Low light wedding ceremony Bevis Marks Synagogue
Last weekend I photographed a wedding at Bevis Marks synagogue in the heard of London City. Bevis Marks is a truly stunning building. Dating from the early 1600’s it is steeped in history and atmosphere with light still being provided by candles that are lit just prior to the ceremony.
With a late afternoon ceremony in the English winter, no window light and just the candles providing light this was possibly one of the hardest wedding ceremonies I have photographed in 15 years. I knew beforehand that there would be little light , but trusted my experience and a bit of skill in representing this wedding honestly and at the same time trying to maintain as much of the ambience as possible.
Sony A9’s low light ability
You can go online and see plenty of wedding photographs from Bevis Marks with excessive use of flash where the ambience completely disappears and you are left with the distinct impression that the building is a light box. Since switching from Nikon to Sony I also have the luxury of a completely silent camera that performs excellently in very low light. Aable to grab focus when there is little contrast and with eye autofocus I am virtually guaranteed in focus images even when photographing under such trying circumstances.
It’s also really important that at every wedding, whether it be a low light wedding ceremony like this or an exotic destination wedding, that I have a good relationship with the videographer. There was very little space to stand in around this Chuppah and the videographers needed to use a light to get good footage. Personally I did not want to use any flash during the ceremony at all, plus I can be pretty mobile to the extent that I can move freely albeit within a limited space. Denis from DeneeMotion and I spoke beforehand and he explained that they would have just one camera under the chuppah.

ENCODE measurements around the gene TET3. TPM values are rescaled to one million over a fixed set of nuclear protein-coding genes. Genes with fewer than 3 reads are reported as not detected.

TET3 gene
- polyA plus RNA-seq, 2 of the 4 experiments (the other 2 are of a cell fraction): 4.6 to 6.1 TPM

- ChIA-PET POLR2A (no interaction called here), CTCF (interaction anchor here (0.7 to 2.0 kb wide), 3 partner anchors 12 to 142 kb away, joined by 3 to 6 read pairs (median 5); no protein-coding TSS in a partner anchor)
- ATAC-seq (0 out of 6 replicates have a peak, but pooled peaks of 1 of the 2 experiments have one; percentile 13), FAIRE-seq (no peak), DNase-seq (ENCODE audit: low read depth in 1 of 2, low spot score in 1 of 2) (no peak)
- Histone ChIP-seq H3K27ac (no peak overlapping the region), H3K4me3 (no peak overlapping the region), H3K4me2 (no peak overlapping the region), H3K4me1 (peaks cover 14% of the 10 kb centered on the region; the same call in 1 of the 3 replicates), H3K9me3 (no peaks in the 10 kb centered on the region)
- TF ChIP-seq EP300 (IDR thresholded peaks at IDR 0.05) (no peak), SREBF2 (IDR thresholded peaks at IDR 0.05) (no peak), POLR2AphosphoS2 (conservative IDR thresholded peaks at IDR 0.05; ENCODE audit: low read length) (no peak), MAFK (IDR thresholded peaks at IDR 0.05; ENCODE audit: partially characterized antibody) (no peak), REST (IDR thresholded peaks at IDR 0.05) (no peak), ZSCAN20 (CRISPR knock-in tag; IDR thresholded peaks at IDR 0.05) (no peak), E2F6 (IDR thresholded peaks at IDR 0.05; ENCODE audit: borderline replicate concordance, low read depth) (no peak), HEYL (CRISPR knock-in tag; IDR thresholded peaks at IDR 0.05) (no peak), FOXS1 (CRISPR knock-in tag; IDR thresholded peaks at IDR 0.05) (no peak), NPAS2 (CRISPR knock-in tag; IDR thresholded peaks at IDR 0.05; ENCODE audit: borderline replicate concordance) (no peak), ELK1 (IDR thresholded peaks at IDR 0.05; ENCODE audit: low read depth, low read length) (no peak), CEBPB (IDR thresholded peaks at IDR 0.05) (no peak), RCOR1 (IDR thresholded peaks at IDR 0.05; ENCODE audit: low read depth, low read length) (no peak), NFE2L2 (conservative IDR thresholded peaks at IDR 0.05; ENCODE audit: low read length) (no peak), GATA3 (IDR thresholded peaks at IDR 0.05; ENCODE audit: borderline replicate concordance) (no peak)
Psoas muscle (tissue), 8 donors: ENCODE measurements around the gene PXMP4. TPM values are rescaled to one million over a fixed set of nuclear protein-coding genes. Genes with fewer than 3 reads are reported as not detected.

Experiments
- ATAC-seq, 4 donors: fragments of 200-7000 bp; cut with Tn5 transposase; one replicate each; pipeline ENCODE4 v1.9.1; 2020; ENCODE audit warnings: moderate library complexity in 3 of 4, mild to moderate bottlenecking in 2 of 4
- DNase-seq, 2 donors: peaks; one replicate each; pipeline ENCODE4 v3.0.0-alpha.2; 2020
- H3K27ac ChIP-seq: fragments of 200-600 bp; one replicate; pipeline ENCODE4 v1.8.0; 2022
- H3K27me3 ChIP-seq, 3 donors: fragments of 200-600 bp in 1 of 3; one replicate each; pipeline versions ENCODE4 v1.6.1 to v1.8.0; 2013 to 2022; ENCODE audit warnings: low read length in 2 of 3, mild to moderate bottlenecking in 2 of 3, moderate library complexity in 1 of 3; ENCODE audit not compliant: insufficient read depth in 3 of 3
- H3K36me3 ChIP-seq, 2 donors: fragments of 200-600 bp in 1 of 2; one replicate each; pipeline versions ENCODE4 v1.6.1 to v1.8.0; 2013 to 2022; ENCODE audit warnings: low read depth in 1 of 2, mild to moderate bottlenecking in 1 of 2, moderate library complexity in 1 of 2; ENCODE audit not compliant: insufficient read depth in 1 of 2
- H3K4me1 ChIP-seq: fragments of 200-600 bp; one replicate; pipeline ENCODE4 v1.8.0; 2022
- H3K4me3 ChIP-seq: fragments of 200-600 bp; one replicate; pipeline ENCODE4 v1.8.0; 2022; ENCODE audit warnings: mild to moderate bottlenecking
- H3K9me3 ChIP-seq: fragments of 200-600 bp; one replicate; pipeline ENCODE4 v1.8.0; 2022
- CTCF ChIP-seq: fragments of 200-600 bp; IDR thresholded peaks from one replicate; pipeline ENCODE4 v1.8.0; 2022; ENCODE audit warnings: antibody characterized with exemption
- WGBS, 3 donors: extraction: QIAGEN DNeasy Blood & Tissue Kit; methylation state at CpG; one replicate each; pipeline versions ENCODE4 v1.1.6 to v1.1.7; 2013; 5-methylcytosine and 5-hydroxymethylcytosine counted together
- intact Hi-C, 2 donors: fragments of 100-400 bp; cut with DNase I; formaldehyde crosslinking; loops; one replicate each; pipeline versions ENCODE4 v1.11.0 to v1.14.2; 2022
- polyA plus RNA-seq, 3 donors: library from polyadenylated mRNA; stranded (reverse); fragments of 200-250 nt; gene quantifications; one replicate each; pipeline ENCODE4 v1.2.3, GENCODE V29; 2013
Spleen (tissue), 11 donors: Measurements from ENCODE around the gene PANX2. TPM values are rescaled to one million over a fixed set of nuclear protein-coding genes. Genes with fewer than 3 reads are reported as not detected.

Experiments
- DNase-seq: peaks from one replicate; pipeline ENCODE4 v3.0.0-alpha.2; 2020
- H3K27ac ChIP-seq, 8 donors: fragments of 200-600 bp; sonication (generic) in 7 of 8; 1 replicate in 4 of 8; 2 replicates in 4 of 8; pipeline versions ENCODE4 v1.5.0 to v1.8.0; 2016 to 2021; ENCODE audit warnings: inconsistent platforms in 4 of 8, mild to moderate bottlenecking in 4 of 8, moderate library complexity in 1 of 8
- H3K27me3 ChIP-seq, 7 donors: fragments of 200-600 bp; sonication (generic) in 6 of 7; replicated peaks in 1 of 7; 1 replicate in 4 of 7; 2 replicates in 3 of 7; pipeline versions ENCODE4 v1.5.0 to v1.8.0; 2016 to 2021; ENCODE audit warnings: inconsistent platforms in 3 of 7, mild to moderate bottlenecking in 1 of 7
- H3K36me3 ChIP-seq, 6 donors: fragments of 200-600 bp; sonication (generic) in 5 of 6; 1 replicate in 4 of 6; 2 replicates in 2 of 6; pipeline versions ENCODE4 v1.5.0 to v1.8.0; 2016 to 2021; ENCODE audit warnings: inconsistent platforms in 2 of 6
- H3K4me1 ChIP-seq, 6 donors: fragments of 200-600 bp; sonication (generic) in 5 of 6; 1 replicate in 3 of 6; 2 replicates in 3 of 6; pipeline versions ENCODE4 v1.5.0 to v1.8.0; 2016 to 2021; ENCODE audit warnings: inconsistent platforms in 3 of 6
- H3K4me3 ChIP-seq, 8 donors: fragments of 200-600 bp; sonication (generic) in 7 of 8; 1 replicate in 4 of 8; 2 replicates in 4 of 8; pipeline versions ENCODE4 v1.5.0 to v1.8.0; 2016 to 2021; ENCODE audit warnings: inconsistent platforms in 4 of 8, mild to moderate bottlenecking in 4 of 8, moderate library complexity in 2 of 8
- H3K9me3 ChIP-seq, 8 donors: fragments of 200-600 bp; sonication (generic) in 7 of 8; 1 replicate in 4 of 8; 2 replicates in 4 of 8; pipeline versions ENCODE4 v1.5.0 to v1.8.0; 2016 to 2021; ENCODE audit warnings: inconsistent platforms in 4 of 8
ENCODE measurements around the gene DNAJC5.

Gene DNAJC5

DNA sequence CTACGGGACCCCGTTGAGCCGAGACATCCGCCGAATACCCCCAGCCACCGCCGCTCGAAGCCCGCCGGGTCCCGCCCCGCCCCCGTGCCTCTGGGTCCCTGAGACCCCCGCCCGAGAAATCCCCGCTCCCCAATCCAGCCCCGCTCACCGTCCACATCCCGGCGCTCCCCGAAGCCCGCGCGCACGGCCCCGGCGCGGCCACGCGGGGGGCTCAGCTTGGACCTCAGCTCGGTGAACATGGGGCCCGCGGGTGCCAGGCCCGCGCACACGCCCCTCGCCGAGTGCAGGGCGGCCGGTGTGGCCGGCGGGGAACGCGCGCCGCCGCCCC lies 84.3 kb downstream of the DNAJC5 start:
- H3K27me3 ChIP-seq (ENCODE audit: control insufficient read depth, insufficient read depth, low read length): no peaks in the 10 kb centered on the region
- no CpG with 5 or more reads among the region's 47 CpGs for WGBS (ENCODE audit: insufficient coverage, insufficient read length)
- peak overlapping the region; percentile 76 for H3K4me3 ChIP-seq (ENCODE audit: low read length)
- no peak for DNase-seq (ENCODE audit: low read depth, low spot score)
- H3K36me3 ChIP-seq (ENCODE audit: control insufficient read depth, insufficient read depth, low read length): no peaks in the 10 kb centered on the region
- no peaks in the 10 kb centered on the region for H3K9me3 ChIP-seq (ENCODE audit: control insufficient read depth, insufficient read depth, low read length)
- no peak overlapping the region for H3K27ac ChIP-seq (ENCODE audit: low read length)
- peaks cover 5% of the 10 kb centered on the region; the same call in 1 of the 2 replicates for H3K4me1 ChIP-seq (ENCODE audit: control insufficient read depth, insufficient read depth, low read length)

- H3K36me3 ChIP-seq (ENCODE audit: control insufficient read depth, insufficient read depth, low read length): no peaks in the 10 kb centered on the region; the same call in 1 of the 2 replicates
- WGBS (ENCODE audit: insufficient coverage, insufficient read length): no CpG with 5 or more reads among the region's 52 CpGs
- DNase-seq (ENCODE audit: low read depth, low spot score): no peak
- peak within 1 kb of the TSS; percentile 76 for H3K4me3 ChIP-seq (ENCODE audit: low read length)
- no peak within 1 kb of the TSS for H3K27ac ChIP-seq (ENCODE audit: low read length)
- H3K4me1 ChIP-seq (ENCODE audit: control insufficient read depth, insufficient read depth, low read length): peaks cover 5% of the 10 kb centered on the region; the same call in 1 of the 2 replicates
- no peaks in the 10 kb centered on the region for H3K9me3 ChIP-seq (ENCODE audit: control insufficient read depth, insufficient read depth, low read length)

I have known Denis for a number of years and we have the same theory that there is no need for multiple cameras under the chuppah, if you are good enough you will get the footage you need. More cameras in the wrong hands doesn’t make better footage. Plus the guests get to see the actual ceremony which is the most important thing.
So with the videographer in his position my job then was to use his light as much as possible to make my photographs look as good as possible. The video light will not always be consistent as they switch from person to person so timing was important, making sure that when the light on the couple was good, I got my shots, making sure that the story was told and the emotion and ambience there for everyone to see.
The end result
I’m really proud of the images that I got at this low light wedding ceremony. Denis and I both agreed that this was a tough ceremony, not just because of the light but also the lack of space meant that getting a good composition was difficult. In total there were 8 people under the chuppah so getting into a position to even get a shot was testing. I maintain that at every wedding there will just be me under the chuppah or at the front of the church, there really is no need for any more. If you know what to take and when to take it and where to be to take it then I will always back myself to get images that are meaningful and storytelling. And at any wedding no matter how large two photographers will do, there is no need for any more.
David Pullum has recently been voted one of the best wedding photographers in UK 2018
To view more winter wedding photographs follow the link